Nodes 2 by Yanobox is the plugin you want to use if you want to create connection-based motion graphics, whether complex grid based animations or morphing networks of particles. The plugin has been used to create high-end screen graphics for movies like The Avengers, Planet of the Apes, and Ender’s Game. The new version of this plugin, version 2, was one of the huge highlights earlier this spring. Thanks to the folks at FxFactory, I’m able to bring you guys a full review of this plugin after working with it for over 3 months. As always, I’m not being paid by anyone to write this review as it’s my honest opinion.

Let’s Talk Nodes 2

The best way to describe Nodes 2 is that it’s a hybrid mix of Trapcode Form and Plexus. Both the plugins are used to create complex abstract/particle design which consist of a lot of data or digital looks. Nodes 2 does what Trapcode Form does, except with an enhanced “connection” similar to Plexus. If you want to create HUD displays, interactive UI elements, data or digital visualizations, or abstract strings of particles, Nodes 2 is what you want.


  • Build giant forms of particles using built-in primitives, imported OBJ models, or footage
  • Displace and animate nodes in 3D based on oscillation, noise, etc
  • Tons of connection algorithms to define the relationship between nodes
  • Global control over procedural animations
  • Tons of presets, accelerated fonts, dynamic primitives
  • Works in After Effects, Premiere, Final Cut Pro X, and Motion

The Workflow

If you’re familiar with working in the Trapcode products or Plexus, you’ll be right at home with Nodes 2. There are lots of drop down menus, tons of familiar terms and features, and the rendering speed is on par with the rest of the particle system plugins.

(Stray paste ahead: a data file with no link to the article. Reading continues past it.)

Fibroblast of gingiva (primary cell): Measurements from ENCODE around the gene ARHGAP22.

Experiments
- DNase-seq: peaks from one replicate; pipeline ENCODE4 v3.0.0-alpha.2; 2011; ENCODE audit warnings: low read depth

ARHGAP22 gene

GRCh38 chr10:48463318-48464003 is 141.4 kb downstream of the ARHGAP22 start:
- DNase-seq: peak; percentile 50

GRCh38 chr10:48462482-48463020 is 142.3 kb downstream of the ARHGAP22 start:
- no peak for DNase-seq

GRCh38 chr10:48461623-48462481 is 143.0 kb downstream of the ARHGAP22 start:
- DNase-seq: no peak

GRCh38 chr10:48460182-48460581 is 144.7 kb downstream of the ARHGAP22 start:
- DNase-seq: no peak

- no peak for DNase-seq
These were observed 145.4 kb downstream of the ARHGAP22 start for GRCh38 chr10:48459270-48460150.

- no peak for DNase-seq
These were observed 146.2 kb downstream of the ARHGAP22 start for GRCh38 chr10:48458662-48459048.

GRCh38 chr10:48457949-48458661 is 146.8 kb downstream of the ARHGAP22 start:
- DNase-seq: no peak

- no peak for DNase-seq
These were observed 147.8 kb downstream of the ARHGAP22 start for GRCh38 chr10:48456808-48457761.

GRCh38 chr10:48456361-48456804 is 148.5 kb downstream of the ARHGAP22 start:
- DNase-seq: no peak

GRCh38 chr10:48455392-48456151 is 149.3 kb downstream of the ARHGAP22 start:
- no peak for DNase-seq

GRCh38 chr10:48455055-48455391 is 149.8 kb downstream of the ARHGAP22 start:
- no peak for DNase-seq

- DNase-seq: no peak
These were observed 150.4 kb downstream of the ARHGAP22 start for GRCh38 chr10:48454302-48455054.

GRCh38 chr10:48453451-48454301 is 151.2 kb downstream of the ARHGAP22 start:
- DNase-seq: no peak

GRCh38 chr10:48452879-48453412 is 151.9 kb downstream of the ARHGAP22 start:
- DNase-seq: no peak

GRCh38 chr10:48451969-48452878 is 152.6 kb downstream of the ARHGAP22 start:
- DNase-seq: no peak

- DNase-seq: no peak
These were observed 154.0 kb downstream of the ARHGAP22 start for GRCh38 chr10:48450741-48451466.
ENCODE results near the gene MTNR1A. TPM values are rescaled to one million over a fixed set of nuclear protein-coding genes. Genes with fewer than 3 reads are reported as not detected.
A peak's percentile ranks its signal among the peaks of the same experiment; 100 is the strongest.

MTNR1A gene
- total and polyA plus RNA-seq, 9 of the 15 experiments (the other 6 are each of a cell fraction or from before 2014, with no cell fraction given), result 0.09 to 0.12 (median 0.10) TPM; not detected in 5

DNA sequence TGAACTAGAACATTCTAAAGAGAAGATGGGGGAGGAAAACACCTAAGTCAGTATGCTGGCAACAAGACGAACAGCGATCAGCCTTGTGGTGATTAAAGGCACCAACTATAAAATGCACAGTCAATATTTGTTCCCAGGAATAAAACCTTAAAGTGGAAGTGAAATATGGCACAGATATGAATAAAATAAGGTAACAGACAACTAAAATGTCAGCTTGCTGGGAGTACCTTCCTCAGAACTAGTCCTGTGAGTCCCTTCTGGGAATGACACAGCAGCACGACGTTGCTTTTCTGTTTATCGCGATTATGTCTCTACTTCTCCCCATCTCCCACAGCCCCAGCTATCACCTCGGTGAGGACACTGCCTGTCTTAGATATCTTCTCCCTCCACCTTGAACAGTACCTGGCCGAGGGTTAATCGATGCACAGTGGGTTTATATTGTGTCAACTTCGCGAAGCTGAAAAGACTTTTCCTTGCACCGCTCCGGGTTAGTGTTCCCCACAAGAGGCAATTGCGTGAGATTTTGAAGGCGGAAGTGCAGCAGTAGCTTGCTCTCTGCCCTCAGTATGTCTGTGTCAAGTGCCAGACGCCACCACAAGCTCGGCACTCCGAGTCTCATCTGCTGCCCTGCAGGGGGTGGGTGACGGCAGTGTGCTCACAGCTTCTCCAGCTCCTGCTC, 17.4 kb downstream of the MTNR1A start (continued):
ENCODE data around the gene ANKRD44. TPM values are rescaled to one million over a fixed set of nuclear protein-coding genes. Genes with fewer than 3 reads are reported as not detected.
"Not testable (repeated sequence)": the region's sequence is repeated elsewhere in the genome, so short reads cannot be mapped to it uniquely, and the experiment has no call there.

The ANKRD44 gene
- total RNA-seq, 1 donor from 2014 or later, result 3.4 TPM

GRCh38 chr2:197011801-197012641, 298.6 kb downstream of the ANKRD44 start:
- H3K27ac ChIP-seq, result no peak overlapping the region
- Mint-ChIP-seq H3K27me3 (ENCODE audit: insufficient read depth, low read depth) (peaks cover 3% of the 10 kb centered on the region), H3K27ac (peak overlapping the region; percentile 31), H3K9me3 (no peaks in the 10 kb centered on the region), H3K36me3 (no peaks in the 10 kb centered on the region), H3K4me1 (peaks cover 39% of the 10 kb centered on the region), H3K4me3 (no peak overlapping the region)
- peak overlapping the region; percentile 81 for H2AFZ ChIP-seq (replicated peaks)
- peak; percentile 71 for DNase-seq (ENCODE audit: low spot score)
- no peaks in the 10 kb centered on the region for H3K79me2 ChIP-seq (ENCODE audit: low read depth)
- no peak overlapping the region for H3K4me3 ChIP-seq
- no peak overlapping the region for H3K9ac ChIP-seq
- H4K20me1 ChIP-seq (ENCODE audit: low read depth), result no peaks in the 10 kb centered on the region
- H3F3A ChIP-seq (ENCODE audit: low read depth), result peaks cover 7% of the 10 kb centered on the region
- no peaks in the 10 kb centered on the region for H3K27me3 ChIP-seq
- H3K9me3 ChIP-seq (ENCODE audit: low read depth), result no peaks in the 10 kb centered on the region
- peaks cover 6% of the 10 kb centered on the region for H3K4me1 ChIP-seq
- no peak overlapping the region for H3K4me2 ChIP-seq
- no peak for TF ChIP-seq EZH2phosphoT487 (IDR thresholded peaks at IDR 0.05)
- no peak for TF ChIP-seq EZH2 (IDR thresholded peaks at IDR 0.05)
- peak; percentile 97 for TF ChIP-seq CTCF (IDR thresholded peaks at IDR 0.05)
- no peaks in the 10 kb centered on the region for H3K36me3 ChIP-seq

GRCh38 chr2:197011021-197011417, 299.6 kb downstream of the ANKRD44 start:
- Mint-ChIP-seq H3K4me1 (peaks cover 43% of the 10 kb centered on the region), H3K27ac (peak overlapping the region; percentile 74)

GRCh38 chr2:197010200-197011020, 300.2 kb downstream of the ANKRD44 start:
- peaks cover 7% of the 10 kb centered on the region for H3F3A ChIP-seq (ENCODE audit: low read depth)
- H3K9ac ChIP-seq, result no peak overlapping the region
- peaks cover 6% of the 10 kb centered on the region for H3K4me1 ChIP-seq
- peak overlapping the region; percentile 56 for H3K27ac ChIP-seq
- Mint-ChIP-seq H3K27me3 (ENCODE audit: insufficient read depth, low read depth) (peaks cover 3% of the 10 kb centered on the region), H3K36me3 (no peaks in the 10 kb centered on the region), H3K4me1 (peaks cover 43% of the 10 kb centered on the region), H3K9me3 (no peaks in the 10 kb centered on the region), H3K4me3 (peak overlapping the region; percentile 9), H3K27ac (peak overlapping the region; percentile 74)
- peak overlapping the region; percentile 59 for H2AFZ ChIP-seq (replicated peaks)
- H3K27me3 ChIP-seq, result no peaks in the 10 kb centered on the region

Unlike Form and Plexus where you’re pretty much limited to displacement maps or noise displacement to distort your designs, Nodes 2 comes with a ton of ways to displacement your designs, including wave and noise oscillators. The plugin is really math oriented, giving you control over every aspect of the procedural design. You can create sine curves, change amplitude, period, and phase, and much more. It’s no wonder the plugin is fantastic at procedural screen/digital designs.

Nodes 2 also makes animation very easy. You don’t even need to set keyframes if you don’t want to, you can simply switch on a few switches and Nodes 2 can auto-animate node size, rotation, phase, evolution, color, etc. It’s a great way to achieve some auto-animating abstract designs that evolve over time.

You also have the similar controls of Plexus, meaning you can control the connect lines, tweak the node size, color, etc, and define how nodes are connected (serial, distance, index, etc).

The Downsides

The hugest drawback is that the plugin is Mac only, severely limiting its potential (although nothing new for FxFactory plugins). You also don’t get any Depth of Field options! How are we suppose to do those crazy fancy macro shots of our awesome UI designs? Nodes 2 does offer something called Depth Effects which attempts to give your designs some depth using Opacity, Fog, and Luminosity, but still doesn’t make up for no DoF support. The plugin is also limited in terms of stacking effects, unlike Plexus with it’s limitless modular workflow. Nodes 2 has so many different options and effects, it’s unfortunate we can’t stack or combine all those effects like we can with Plexus. With Nodes 2, you’ll have to settle.


Nodes 2 is simply fantastic for what it’s trying to achieve: generative, procedural, connection based motion graphics. It’s relatively fast at rendering, offers you everything that all the other particle plugins are offering, and it makes it a breeze to create complex yet organized designs. If you’re constantly working with Form or Plexus, you’ll definitely want to grab a copy of Nodes 2 to expand your arsenal. Nodes 2 is a solid product that allows even a novice to create beautiful generative and complex interactive designs.